Think of your favorite films. Now imagine them without music. For movie fans all over the world, this is a near impossible task. And yet, film music is often taken for granted, as we more often heap praise on the visuals, story, and direction. In “Score: A Film Music Documentary,” however, director Matt Schrader puts a necessary spotlight on the contribution of composers to the popularity of cinema, in this wonderful look at the world of film music.
Indeed, music has played an integral part in film production since the earliest years of the art form. As the documentary reminds us, even the movies of the silent era were never fully silent. In fact, those first films used music for functional purposes (i.e. to cover up the noise from the projector), rather than the more artistic usage in contemporary cinema. From those modest beginnings, “Score: A Film Music Documentary” traces the evolution of film music, showing how shifting tastes and trends impacted the sound of our most beloved films. Along the way, it introduces us to the people behind these melodies and rhythms. And through this crash course on film music, these composers emerge as the literal and metaphorical rock stars of the film industry.
From Alfred Newman to Hans Zimmer, “Score: A Film Music Documentary” puts a welcome human face on those iconic notes. And with a combination of select film clips, interviews, and behind the scenes footage, we’re taken on an engrossing musical journey. With an almost geeky curiosity, Schrader guides us through the cultural changes that impacted the music (and vice versa), the physiological and emotional effects, and the techniques behind composing. The latter is especially fascinating, as the film demonstrates the wide range of approaches used to develop the perfect score. In doing so, Schrader displays a genuine interest in these talented artists, giving us intimate insight into their personalities and unique skills.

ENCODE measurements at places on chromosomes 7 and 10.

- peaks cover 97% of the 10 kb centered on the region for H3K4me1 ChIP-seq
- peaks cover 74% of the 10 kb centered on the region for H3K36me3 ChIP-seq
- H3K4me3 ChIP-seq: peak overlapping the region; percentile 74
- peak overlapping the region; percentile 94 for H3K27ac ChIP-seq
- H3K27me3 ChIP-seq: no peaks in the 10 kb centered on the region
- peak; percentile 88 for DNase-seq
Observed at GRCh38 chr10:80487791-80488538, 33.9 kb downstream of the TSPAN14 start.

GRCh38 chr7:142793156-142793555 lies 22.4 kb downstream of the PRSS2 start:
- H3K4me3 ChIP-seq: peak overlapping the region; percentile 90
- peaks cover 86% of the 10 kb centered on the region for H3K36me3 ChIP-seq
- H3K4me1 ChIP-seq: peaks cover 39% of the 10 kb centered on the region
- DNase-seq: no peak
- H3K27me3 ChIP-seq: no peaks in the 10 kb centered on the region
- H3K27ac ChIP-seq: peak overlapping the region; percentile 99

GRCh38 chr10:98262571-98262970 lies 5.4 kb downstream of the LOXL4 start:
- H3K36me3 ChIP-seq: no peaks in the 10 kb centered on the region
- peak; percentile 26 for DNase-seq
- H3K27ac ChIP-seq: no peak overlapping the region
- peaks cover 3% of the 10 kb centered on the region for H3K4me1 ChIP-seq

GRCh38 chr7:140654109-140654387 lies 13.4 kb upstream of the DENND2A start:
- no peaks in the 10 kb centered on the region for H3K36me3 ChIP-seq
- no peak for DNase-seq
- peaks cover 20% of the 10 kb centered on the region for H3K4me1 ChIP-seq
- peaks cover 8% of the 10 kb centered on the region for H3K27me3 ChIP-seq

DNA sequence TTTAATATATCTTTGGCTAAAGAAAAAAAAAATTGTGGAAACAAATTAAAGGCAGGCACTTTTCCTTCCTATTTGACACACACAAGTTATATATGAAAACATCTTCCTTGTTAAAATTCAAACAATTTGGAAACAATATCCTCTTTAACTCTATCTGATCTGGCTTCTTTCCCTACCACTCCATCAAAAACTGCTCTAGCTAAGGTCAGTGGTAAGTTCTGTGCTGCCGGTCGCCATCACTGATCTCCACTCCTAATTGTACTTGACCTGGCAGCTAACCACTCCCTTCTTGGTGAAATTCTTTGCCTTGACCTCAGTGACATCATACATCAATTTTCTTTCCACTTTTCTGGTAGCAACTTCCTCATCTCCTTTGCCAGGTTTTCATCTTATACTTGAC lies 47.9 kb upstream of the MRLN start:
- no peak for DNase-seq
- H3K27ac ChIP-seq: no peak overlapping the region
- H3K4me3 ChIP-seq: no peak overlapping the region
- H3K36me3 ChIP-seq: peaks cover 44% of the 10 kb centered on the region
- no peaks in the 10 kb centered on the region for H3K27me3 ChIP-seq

In this regard, the highlight of the film is undoubtedly the segment dedicated to John Williams. Certainly the most famous of all film composers, it’s truly staggering to be reminded of the numerous iconic scores he has produced. Looking at clips and listening to themes from “E.T. the Extra-terrestrial,” “Star Wars,” “Raiders of the Lost Ark,” and many more, is sure to elicit feelings of euphoric nostalgia. Indeed, the music term “encore” comes to mind when Williams discusses his groundbreaking work on “Jaws,” as the rewatchability of Spielberg’s blockbusters owes a lot to Williams’ music.
Schrader could have easily made this film purely about John Williams and his contribution to cinema. As scholars and peers alike wax lyrical about his genius, it’s clear that he is revered as a god among men. But in further expanding the film’s scope to celebrate the other game-changers and delving into the film history and theory behind the music, Schrader crafts a delightful treat for movie fans. By the end of this documentary, there’s no denying that composers possess many of the same skills as directors, actors, and screenwriters. They are instrumental in setting the tone, conveying emotion, and telling the story. Though Schrader’s conventional directing style may not be as innovative as the composers he showcases, “Score: A Film Music Documentary” honors them with the adoring tribute they deserve.
“Score: A Film Music Documentary” opens in select theaters June 16.